Over the last two days, I have been talking to old friends and family members, and no matter how you put it, the situation is grim. Except for my parents, the virus has impacted many extended family members. A couple of friends have lost family members. The stories I have heard, including shortage of resources and crematorium problems, bring tears to the eyes. 

Whether you read in the papers or hear over the social networks, this is an enormous tragedy. The scale of devastation is never going to be understood because the government is busy playing games with numbers. I mean, instead of being focused on solutions, you have powers that be spending energy on getting social media platforms such as Twitter to take down tweets.

In my long experience, playing or fudging the numbers is not a sign of a healthy democracy. No matter how you look at it, this is a failure of foresight. Short-termism is a disease not just for stock markets and can be an Achilles heel for countries too.

I keep saying this again and again — lies cost lives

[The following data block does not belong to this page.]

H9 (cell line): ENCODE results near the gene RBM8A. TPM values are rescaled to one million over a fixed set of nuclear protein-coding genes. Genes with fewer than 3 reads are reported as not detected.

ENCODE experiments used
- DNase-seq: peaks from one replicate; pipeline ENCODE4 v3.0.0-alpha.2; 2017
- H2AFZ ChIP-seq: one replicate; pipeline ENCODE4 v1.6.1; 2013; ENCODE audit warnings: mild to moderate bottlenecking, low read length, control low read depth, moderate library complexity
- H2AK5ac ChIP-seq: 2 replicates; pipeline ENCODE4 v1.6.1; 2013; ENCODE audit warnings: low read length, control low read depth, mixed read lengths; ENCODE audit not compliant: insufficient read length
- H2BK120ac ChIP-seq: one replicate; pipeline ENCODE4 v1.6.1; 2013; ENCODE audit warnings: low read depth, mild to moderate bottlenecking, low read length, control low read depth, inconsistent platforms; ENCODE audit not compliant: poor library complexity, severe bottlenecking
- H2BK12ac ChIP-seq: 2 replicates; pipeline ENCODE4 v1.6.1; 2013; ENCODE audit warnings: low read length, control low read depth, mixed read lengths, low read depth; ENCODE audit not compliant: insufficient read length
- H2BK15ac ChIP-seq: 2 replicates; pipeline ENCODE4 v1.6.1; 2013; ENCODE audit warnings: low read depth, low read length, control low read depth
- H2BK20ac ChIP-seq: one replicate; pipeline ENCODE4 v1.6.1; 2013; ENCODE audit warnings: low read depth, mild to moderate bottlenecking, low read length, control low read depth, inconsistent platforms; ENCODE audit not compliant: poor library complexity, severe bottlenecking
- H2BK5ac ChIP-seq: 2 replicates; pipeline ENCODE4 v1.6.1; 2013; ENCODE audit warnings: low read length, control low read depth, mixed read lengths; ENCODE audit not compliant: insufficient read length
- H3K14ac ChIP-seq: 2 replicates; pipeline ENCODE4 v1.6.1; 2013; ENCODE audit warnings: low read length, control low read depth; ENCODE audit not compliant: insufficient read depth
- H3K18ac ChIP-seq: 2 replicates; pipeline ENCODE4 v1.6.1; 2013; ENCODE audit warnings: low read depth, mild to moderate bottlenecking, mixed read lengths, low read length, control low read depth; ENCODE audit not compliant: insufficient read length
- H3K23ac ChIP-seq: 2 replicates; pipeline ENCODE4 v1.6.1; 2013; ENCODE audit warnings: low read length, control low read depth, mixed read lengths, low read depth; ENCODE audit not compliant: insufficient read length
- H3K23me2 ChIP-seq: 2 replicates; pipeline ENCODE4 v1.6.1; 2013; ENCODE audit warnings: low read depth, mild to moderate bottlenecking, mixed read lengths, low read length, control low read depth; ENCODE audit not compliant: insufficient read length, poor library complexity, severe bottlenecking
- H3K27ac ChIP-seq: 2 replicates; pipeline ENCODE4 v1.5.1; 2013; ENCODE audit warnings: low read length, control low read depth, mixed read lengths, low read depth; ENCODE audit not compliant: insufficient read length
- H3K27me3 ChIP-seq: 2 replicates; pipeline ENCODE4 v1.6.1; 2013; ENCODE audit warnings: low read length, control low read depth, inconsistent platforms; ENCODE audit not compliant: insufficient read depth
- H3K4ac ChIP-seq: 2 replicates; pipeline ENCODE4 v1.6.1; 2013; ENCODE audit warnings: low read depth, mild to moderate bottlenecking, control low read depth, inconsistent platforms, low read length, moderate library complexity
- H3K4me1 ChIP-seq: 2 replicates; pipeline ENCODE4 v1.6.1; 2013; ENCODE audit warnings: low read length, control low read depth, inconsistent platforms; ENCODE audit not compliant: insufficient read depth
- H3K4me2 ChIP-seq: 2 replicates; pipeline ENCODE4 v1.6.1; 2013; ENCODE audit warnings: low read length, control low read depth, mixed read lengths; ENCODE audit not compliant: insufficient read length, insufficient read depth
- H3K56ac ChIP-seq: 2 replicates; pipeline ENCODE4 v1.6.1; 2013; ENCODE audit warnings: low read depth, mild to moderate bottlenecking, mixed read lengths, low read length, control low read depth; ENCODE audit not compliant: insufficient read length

April 25, 2021, San Francisco.


“…absolutely devastating, and doesn’t feel like our country is doing everything it possibly can to help.” Scott Belsky

Also: Can US do more to help India in its term of crisis?

The Cameras I used on my Ladakh Adventure

  • iPhone XS Max.
  • Leica M-A with a Leica f2/50mm Summicron.
  • Nikon D850 along with Nikon f 2.8 24-70 and Nikon 2.8 70-200 lenses.

I had initially planned to bring along a Leica TL2 with an f1.4/50mm (equivalent) Summilux, but somehow that didn’t work out, and at the very last minute, I decided to rent a Nikon kit from a camera rental operation in Bangalore. Continue reading “The Cameras I used on my Ladakh Adventure”

Gateway to Heaven: Ladakh

Photography oriented trips are a visual Marathon. You are always on the move; your eyes are still looking, scanning, cataloging and telling your brain what a photo worth making is. I usually drive around with a local and then stop at a location that clicks. Pun intended! And then I would spend either minutes or hours at a location, and work it.

But after a while, your eyes start to tire, and you stop looking. It usually happens on the last day and today was no different. Luckily, Arun Bhat, who helped organize this trip and our man-Friday, karma, were there to push me. “Why don’t we drive up to Tanglangla,” and stop along the way and look at some Monasteries,” Arun had suggested. The drive to the second highest motorable pass in the world (maybe) is beautiful, and with early snows coming, the roads are going to be empty and pass through a beautiful landscape, worth looking and not just photographing.  Continue reading “Gateway to Heaven: Ladakh”